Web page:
However, the way AC comes back to Strangereal presents a major problem for anyone new to the series since the plot will be nonsense to all but the most devoted fans. Callouts like Stonehenge, Erusea, President Harlin, and Belka mean absolutely nothing without knowledge of history and events dating all the way back to the mid-‘90s. There’s no glossary to look things up in, no compressed timeline to browse, no quick recap to get new players up to speed… there’s absolutely nothing in-game to explain what’s going on.
Further complicating the story is that much of it is conveyed through in-game chatter between pilots speaking during missions. It’s easy to miss out on what’s going on whilst trying to line up the perfect shot and dodging incoming fire at the same time. The storytelling also feels jumbled and the voice acting is laughably bad in many places, encouraging players who are already confused to just skip it. I love the anime-esque drama that Ace Combat has delivered over the years, but the quality of the storytelling here needs much work.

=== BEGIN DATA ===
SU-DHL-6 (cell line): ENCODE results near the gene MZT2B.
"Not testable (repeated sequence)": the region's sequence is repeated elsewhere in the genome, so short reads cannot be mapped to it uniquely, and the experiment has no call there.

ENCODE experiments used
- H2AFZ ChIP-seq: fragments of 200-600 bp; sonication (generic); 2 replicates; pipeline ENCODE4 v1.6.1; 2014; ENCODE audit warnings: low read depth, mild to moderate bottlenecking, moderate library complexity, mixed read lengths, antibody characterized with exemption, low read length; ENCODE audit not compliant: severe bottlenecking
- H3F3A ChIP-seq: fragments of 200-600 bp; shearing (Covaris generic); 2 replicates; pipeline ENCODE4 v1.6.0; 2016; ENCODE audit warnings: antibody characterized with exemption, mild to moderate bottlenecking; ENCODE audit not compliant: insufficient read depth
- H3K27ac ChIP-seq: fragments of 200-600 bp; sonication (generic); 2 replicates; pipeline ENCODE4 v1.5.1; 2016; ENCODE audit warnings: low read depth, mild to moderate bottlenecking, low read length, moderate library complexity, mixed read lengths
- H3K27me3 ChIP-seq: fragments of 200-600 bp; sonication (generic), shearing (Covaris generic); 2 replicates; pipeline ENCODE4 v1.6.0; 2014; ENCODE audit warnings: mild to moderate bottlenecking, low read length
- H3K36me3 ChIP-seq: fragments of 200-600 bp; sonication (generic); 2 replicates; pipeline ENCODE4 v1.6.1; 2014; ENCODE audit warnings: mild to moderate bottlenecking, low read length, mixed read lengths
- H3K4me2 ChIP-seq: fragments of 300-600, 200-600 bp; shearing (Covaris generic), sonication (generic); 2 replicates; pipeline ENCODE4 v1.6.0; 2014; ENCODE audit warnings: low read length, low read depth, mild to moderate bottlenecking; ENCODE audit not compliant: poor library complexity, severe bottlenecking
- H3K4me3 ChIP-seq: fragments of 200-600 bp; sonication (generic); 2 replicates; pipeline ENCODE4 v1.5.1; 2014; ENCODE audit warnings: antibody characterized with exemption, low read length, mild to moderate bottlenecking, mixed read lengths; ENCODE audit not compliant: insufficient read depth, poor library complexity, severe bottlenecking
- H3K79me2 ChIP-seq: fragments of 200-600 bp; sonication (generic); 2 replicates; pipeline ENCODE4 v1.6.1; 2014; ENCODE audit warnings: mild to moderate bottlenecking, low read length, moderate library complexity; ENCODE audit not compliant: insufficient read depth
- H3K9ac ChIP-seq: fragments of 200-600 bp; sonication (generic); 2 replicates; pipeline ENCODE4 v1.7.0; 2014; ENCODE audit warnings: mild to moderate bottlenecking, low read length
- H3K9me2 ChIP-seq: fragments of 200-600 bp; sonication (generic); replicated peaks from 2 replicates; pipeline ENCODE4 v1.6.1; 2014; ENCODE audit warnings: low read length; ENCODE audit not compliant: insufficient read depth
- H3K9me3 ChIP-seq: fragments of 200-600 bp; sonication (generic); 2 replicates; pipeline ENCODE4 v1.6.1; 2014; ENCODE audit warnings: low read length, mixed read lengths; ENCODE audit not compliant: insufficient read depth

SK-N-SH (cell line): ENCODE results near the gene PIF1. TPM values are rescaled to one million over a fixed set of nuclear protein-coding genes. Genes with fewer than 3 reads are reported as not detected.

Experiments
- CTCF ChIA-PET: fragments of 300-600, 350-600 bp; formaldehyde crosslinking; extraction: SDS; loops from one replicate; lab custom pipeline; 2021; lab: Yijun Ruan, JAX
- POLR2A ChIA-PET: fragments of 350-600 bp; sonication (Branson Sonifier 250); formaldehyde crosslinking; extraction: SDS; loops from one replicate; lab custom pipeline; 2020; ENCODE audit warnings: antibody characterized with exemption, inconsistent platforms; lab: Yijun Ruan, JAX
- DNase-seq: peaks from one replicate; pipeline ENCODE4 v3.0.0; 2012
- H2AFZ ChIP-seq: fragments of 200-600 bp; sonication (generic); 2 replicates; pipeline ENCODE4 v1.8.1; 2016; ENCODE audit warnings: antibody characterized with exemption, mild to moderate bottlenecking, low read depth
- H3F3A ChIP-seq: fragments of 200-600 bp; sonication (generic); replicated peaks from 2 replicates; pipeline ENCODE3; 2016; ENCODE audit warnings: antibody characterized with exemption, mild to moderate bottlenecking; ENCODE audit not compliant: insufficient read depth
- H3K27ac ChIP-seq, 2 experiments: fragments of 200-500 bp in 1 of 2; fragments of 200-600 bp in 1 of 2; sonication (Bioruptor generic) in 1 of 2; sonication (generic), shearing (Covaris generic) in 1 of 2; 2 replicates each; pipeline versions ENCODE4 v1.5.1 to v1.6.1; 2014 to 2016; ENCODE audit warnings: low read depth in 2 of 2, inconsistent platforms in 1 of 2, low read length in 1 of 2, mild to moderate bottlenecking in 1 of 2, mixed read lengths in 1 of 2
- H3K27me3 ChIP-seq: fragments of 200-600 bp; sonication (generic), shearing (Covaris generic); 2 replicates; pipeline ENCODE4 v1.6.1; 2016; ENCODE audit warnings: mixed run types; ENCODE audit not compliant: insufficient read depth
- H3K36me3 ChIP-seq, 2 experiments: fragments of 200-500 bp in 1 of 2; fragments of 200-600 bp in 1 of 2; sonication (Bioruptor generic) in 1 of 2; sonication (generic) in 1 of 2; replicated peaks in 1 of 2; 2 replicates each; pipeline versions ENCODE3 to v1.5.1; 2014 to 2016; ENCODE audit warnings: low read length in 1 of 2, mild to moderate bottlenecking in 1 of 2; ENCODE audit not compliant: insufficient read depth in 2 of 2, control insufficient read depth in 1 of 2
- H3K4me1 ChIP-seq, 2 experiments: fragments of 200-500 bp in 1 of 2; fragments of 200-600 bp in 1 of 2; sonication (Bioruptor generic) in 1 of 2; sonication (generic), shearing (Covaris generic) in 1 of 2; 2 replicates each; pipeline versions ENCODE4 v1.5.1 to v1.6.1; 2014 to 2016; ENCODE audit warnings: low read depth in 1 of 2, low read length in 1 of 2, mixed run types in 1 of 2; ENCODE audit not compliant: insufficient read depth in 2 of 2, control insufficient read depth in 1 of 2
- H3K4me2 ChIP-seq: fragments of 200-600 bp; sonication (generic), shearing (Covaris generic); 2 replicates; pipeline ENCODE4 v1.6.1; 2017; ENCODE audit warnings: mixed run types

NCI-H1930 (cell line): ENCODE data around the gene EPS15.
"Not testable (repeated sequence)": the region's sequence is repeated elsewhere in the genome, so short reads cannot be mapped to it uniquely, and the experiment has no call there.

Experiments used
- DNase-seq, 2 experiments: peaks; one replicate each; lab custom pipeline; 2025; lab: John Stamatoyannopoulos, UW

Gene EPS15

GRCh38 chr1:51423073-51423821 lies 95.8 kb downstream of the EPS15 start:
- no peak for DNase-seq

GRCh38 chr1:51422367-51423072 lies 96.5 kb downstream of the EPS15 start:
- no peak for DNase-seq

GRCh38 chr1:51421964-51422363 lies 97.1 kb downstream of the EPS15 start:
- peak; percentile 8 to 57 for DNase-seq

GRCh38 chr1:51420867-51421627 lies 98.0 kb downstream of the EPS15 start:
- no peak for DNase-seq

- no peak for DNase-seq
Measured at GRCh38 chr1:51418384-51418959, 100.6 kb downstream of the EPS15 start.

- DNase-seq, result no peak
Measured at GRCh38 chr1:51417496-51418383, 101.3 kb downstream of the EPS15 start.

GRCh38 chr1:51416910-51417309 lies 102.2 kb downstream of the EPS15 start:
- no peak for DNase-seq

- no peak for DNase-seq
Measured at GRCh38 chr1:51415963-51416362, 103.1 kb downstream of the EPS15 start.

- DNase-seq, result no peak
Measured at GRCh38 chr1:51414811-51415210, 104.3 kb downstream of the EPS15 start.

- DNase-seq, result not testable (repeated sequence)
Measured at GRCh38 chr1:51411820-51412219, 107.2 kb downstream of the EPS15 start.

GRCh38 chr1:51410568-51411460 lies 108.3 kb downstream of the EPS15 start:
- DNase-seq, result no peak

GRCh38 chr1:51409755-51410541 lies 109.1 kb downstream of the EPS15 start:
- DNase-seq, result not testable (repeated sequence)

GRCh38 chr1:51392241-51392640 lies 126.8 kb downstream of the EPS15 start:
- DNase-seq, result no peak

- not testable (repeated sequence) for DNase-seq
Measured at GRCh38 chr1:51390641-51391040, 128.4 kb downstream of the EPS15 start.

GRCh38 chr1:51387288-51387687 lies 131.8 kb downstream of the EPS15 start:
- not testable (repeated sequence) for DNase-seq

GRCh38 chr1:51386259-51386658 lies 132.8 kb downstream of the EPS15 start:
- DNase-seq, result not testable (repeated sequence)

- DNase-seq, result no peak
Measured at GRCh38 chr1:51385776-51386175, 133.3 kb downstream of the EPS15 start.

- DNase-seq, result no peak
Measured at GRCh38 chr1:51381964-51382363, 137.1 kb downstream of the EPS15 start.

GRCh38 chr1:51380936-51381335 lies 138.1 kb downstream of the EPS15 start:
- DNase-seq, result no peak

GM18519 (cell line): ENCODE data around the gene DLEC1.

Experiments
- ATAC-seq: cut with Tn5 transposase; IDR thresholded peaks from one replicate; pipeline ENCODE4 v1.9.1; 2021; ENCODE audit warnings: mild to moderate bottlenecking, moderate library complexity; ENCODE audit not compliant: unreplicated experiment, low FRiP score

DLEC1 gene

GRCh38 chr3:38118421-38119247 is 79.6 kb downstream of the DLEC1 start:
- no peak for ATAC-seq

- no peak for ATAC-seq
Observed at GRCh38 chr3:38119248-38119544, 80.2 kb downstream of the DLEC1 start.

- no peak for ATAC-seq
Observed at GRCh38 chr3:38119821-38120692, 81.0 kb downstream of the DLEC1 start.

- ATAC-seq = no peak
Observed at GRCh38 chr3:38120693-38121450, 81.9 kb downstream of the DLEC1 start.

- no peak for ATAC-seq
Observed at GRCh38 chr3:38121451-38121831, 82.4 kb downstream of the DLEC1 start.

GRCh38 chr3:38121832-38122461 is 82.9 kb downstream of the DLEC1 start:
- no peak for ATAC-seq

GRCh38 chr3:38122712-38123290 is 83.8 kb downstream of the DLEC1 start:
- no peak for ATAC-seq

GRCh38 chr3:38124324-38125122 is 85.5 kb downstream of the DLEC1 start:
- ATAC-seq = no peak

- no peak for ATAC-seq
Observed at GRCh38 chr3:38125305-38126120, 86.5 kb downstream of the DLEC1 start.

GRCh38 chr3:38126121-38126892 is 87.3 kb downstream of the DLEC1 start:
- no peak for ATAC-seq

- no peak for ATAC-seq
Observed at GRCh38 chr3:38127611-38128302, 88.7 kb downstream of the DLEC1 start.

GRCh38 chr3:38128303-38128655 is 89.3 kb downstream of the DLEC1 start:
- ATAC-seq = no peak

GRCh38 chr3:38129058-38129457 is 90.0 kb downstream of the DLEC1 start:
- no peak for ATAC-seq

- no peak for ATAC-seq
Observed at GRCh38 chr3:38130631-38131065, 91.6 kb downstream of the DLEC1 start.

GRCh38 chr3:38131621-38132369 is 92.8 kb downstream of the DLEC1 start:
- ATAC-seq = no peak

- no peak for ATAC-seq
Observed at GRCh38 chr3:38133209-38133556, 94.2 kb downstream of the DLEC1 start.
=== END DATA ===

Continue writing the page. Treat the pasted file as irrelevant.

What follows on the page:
In terms of mechanics, don’t expect sim-style flying, this is more Afterburner than Microsoft Flight Simulator. As such, newcomers should fight the urge to use the “normal” control scheme and stick with “expert” if they can. The main difference is that the left stick in normal mode moves the plane left or right, whereas in expert it causes it to roll. That doesn’t sound like much, but rolling in combination with controlling yaw and pitch allows for a greater and more complex moveset, which in turn leads to being able to engage targets more efficiently. Expert allows for a much tighter control experience, but the game can be done in normal, albeit it feeling a touch sluggish to me.